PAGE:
- The University of Melbourne (UniMelb), Australia
- Foreign institution
French National Centre for Scientific Research (CNRS), France
Max Planck Society, Germany
Harvard University, United States of America (USA)
University of California Berkeley (UC Berkeley), United States of America (USA)
University College London (UCL), United Kingdom (UK)
University of Oxford, United Kingdom (UK)
Stanford University, United States of America (USA)
University of Cambridge, United Kingdom (UK)
National Institute for Nuclear Physics (INFN), Italy
University of Bonn (Uni Bonn), Germany
Note: Collaboration is determined by the weighted fractional count (WFC), which is listed in parentheses.
Affiliated joint institutions and consortia
- ANFF Melbourne Centre for Nanofabrication (MCN), Australia
- ANZgene, Australia
- ARC Centre for Perceptive and Intelligent Machines in Complex Environments, Australia
- ARC Centre of Excellence for All-sky Astrophysics (CAASTRO), Australia
- ARC Centre of Excellence for Children and Families over the Life Course, Australia
- ARC Centre of Excellence for Climate System Science, Australia
- ARC Centre of Excellence for Climate Systems Science, Australia
- ARC Centre of Excellence for Coherent X-Ray Science (CXS), Australia
- ARC Centre of Excellence for Design in Light Metals, Australia
- ARC Centre of Excellence for Electromaterials Science (ACES), Australia
- ARC Centre of Excellence for Environmental Decisions (CEED), Australia
- ARC Centre of Excellence for Free Radical Chemistry and Biotechnology, Australia
- ARC Centre of Excellence for Gravitational Wave Discovery (OzGrav), Australia
- ARC Centre of Excellence for Integrative Brain Function (CIBF), Australia
- ARC Centre of Excellence for Integrative Legume Research (CILR), Australia
- ARC Centre of Excellence for Kangaroo Genomics (KanGO), Australia
- ARC Centre of Excellence for Mathematical and Statistical Frontiers of Big Data, Big Models, New Insights (ACEMS), Australia
- ARC Centre of Excellence for Mathematics and Statistics of Complex Systems (MASCOS), Australia
- ARC Centre of Excellence for Quantum Computation and Communication Technology (CQC²T), Australia
- ARC Centre of Excellence for the Dynamics of Language, Australia
- ARC Centre of Excellence for the History of Emotions (CHE), Australia
- ARC Centre of Excellence in Advanced Molecular Imaging, Australia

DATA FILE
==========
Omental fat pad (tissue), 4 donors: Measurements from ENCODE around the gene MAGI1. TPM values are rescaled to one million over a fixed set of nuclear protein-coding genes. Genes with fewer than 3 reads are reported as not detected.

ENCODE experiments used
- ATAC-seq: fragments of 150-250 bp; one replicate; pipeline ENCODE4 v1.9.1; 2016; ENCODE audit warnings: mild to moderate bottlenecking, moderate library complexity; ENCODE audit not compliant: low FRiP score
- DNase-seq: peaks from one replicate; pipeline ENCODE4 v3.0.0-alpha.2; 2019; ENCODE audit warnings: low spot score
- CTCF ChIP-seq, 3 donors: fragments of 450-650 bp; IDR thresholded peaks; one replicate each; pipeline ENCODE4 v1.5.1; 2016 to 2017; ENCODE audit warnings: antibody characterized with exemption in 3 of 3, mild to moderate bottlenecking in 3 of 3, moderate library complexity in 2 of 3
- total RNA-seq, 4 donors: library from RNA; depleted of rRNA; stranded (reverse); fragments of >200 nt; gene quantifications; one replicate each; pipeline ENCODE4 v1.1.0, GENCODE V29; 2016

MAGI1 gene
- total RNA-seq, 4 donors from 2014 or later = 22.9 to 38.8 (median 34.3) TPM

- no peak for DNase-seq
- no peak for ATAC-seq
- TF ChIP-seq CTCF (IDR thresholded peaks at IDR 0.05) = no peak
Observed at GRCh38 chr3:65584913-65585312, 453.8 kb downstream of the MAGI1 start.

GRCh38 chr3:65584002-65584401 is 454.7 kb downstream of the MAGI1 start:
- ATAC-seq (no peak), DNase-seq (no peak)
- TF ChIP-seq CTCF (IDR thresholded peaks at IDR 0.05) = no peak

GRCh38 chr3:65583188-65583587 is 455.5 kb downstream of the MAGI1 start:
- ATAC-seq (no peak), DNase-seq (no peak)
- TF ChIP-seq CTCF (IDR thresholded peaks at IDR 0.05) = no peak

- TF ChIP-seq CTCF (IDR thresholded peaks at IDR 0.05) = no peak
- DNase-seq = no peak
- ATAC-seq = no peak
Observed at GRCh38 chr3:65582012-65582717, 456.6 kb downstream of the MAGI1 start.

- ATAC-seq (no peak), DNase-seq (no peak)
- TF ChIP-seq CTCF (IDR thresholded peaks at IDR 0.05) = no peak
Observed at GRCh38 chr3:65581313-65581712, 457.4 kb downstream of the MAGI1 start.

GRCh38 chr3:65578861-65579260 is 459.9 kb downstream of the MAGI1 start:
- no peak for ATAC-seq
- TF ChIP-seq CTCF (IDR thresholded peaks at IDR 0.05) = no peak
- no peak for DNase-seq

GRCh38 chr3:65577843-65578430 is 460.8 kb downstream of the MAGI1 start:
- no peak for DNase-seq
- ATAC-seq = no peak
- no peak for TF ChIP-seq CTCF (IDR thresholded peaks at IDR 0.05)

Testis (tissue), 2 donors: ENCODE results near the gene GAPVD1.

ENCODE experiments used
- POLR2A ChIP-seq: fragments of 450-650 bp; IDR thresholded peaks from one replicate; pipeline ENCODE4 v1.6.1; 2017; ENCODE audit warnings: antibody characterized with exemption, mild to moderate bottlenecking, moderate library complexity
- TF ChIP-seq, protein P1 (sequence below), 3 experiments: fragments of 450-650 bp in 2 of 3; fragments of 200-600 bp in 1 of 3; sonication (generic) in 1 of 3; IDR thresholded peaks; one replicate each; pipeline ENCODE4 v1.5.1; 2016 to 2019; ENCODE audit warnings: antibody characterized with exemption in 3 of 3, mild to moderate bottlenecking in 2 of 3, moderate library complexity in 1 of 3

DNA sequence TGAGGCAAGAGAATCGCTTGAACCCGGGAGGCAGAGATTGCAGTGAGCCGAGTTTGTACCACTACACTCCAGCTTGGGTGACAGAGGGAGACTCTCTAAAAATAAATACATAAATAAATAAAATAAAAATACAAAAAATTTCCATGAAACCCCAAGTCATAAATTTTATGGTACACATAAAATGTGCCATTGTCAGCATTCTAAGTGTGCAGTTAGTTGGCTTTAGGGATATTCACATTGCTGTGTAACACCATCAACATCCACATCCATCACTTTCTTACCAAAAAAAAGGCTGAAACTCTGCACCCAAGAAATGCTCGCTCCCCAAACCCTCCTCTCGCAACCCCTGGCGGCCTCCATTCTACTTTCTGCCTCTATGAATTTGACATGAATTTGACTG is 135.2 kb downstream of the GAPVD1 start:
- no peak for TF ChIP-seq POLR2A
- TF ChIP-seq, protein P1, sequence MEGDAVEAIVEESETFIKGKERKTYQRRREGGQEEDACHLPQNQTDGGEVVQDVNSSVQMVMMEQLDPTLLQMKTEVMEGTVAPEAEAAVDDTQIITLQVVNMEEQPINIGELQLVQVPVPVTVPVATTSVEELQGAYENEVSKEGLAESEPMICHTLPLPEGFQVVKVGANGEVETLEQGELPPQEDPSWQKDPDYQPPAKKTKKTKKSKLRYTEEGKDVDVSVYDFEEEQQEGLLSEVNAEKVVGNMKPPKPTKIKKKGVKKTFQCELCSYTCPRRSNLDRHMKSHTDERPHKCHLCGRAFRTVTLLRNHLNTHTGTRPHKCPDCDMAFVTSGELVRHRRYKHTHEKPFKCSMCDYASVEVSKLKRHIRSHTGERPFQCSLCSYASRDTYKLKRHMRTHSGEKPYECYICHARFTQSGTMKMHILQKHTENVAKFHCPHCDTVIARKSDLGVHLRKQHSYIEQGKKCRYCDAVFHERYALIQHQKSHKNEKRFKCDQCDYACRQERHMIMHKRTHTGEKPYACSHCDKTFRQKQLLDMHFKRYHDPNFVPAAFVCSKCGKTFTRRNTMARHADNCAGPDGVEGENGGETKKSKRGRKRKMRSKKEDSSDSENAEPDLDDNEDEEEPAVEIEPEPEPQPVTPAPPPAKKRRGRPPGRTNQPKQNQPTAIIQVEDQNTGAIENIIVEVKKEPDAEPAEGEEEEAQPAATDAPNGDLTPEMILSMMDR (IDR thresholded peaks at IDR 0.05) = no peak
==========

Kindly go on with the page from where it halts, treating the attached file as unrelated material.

- ARC Centre of Excellence in Convergent Bio-Nano Science and Technology, Australia
- ARC Centre of Excellence in Ore Deposits (CODES), Australia
- ARC Centre of Excellence in Plant Cell Walls, Australia
- ARC Centre of Excellence in Vision Science (ACEVS), Australia
- Academic Unit for Psychiatry of Old Age (AUPOA), Australia
- Asian Genetic Epidemiology Network (AGEN), China
- Asian Genetic Epidemiology Network Type 2 Diabetes (AGEN-T2D) Consortium, South Korea
- AuScope Limited, Australia
- Australian Centre for Plant Functional Genomics (ACPFG), Australia
- Australian Collaboration for Accelerator Science (ACAS), Australia
- Australian Institute for Musculoskeletal Science (AIMSS), Australia
- Australian Ovarian Cancer Study (AOCS), Australia
- Australian and New Zealand International Ocean Discovery Program Consortium (ANZIC), Australia
- Australian-German Climate and Energy College, Australia
- Belle Collaboration, Japan
- Bionic Vision Australia (BVA), Australia
- Breast Cancer Association Consortium (BCAC), United Kingdom (UK)
- Centre for Eye Research Australia (CERA), Australia
- Centre for Neural Engineering (CfNE), Australia
- Colorectal Transdisciplinary (CORECT) Study, United States of America (USA)
- Dairy Futures CRC, Australia
- Drosophila 12 Genomes Consortium, United States of America (USA)
- Epi4K Consortium, United States of America (USA)
- Epilepsy Phenome/Genome Project (EPGP), United States of America (USA)
- Epilepsy Research Centre, Australia
- GliomaScan Consortium, United States of America (USA)
- International Multiple Sclerosis Genetics Consortium (IMSGC), United States of America (USA)
- Kathleen Cuningham Foundation Consortium for Research into Familial Breast Cancer (kConFab), Australia
- Melbourne EpiCentre, Australia
- Melbourne Neuropsychiatry Centre (MNC), Australia
- Mental Health Research Institute (MHRI), Australia
- Murdoch Childrens Research Institute (MCRI), Australia
- NERP Environmental Decisions Group (EDG), Australia
- National Environmental Science Programme (NESP), Australia
- National Imaging Facility (NIF), Australia
- South Asian Type 2 Diabetes (SAT2D) Consortium, United Kingdom (UK)
- St Vincent's Institute of Medical Research (SVI), Australia
- Stem Cells Australia, Australia
- Terrestrial Ecosystem Research Network (TERN), Australia
- The ATLAS Collaboration, Switzerland
- The Blue Mountains Eye Study (BMES) - GWAS Group, Australia
- Victorian Bioinformatics Consortium (VBC), Australia
- Victorian Comprehensive Cancer Centre (VCCC), Australia
- Victorian Life Sciences Computation Initiative (VLSCI), Australia